Every day, Qualsys talks to quality leaders at manufacturing plants who want to eliminate waste and drive efficiency improvements.
One question we're frequently asked is "How can we make real change around here?" A question Kevin J Duggan, a world-renowned expert in applying advanced lean techniques to achieve operational excellence, has spent the last 20 years answering.
We recently interviewed Duggan to share his experience of the challenges faced by manufacturers in high-variety environments and why organisations should be focusing on operational excellence, rather than continuous improvement.
About Kevin Duggan:
Duggan started his career as a mechanical engineer in the industrial manufacturing sector for some of the largest brands in America.
He soon realised that many of the manufacturing issues arose due to compartmentalised manufacturing processes, resulting in inefficiencies and a bumpy ride when bringing new products to market.
High-variety, high-demand manufacturers were employing the lean "Toyota Model", but it wasn't working. The "Toyota Model" focuses on applying lean tools to fix business issues. But the tools only fixed problems incrementally - they didn't give the full picture.
The problem with continuous improvement
Duggan explained that although lean tools do yield results over time, the results are only incremental. It is a much slower way to improve processes over time.
Duggan says: "One of the biggest mistakes I see is when management and leadership try to drive operational excellence. Issues arise when management teams see the metrics and then control the initiatives. They say to employees 'Go fix this area' and throw resources, time and money at an issue.That philosophy is wrong.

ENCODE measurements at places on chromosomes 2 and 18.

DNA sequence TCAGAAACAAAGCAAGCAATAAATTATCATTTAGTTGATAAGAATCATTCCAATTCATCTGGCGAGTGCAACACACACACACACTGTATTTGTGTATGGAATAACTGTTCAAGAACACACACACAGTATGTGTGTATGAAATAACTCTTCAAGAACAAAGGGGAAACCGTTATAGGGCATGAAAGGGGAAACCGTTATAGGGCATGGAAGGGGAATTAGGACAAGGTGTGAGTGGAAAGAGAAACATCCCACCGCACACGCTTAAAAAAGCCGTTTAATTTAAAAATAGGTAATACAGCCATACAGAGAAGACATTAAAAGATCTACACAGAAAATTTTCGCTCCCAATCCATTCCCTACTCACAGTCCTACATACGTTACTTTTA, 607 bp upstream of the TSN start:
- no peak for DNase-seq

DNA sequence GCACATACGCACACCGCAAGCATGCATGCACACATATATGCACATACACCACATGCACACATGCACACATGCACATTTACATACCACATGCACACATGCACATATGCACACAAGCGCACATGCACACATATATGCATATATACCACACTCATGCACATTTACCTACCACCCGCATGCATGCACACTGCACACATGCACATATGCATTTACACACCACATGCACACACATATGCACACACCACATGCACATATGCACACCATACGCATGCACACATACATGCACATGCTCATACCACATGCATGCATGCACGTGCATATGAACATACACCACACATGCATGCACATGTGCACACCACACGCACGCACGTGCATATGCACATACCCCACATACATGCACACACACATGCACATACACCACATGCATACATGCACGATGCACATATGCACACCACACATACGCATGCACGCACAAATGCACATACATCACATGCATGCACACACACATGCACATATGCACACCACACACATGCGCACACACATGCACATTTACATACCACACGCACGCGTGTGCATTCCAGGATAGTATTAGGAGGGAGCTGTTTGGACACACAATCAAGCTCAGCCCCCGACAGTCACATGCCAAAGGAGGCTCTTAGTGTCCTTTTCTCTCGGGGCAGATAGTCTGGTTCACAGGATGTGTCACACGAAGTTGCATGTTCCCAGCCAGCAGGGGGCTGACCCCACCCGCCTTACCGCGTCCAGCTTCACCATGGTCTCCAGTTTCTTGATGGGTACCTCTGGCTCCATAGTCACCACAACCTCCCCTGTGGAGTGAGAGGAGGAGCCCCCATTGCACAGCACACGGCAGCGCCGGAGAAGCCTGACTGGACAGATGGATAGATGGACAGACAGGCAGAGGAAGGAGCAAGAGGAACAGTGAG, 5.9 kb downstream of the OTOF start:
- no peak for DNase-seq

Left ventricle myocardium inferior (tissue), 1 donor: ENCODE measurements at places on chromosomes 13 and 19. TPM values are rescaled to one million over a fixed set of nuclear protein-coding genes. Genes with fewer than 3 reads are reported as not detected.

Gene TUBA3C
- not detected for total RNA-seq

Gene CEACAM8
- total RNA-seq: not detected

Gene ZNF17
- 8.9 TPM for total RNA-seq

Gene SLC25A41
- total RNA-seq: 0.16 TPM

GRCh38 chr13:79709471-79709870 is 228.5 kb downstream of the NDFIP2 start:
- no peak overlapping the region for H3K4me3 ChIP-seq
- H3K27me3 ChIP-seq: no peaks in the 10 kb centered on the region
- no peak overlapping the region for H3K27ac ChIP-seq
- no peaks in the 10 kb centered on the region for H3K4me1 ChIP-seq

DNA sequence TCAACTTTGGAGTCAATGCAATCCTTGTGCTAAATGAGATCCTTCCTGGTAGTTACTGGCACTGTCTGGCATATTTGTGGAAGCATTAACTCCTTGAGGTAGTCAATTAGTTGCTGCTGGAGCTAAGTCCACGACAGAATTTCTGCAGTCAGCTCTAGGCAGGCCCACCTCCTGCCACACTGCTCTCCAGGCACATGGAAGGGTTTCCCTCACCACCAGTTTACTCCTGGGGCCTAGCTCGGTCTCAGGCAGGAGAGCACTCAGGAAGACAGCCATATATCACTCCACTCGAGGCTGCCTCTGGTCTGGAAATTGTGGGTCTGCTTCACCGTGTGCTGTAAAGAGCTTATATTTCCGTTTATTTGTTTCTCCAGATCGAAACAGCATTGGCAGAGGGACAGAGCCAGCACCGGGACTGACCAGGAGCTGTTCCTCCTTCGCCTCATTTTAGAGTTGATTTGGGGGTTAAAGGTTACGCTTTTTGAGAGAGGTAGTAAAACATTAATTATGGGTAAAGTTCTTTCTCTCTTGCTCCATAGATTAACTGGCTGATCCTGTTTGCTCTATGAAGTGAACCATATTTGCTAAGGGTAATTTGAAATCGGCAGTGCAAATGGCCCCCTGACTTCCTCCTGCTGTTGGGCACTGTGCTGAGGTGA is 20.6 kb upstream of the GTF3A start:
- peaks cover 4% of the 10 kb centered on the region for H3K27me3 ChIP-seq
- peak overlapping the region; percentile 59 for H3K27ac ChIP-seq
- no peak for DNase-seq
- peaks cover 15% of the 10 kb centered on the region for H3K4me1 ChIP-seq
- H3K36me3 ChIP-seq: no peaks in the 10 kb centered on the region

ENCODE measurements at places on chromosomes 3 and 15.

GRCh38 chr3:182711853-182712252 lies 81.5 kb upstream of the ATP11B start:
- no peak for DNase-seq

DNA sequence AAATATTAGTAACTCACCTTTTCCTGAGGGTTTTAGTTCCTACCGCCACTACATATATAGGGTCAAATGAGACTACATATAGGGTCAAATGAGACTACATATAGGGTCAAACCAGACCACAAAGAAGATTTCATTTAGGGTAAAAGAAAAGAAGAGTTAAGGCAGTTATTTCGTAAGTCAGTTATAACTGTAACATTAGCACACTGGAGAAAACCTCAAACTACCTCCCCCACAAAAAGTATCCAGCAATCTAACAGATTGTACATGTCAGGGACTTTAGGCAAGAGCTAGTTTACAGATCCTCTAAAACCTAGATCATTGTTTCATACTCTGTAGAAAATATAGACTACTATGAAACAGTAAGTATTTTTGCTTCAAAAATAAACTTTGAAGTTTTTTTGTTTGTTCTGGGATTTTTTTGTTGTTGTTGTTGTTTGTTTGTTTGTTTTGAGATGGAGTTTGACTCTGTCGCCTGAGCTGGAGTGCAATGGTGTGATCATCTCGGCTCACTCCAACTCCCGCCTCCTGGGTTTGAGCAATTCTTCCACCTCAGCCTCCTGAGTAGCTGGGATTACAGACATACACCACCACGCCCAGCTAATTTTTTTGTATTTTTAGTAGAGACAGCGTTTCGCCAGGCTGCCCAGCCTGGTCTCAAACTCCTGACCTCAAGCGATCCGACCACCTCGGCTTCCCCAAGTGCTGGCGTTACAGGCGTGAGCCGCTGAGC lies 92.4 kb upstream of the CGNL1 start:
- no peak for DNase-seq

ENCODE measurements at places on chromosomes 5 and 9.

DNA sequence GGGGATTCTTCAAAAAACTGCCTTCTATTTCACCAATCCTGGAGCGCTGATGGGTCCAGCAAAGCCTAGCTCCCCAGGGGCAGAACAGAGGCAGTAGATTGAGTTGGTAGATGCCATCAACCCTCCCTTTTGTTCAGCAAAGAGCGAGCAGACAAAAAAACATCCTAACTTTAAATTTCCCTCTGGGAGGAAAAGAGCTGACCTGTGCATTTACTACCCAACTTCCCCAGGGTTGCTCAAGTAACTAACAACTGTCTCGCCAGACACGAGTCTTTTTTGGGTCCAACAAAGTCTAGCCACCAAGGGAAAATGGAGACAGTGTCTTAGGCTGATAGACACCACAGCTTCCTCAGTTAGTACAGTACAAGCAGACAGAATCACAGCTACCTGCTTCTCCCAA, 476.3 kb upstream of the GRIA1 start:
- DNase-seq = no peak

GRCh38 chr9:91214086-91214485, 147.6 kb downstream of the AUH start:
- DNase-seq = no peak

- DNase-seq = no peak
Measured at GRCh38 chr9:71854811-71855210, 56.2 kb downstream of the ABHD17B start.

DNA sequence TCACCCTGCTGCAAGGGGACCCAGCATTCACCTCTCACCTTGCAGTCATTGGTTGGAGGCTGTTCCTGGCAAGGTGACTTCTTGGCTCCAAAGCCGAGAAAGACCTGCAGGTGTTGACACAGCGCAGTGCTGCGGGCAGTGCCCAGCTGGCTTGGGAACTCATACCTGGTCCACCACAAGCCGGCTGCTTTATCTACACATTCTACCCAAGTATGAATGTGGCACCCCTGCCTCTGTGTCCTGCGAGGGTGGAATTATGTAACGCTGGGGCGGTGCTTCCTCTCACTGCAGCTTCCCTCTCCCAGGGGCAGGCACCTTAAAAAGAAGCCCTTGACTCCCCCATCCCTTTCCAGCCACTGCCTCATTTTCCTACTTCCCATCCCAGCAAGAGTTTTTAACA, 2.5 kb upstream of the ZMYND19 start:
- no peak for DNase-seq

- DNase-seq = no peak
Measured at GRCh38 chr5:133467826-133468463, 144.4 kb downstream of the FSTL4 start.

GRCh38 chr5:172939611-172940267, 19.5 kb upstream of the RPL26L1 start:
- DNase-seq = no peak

"It's a traditional lean approach and it results in two steps forward and one step back. Will it make your company better? Yes. But you won't get the big change you want. It will take years and years.
"You need to start by breaking the myth of continuous improvement."
"Most manufacturing operations have used lean principles to eliminate waste and drive efficiency improvements. This process is then applied to another area of the operation: Management sets another goal, teams use lean tools to achieve it and then sustain the gains.” - Duggan
If not continuous improvement, where should manufacturers focus their efforts?
"You need to design the whole company for operational excellence," Duggan says.
"The destination of Operational Excellence is defined as “When each and every employee can see the flow of value to the customer, and fix that flow before it breaks down.”
"For operational excellence, you need to go beyond tools and think about the principles.
"Design for Operational Excellence presents numerous examples that people who have been disappointed by purely technical approaches to operational challenges are bound to appreciate"- a blueprint for a joined up, end-to-end designed operation that makes operational excellence a reality. The book outlines the process of creating flow that every employee can see, and most importantly, fix without management intervention."
Read Duggan's book here
He continues: "Operational excellence is about setting objectives. You need every employee to know where point B is and have a definition of operational excellence. Every employee needs to see the value they can add for a customer.
"And when leadership are no longer spending time fixing the flow, they can focus full time on offensive strategies.
"True operational excellence means visitors should be able to come in to your organisation and know what you're trying to achieve, without needing to ask questions."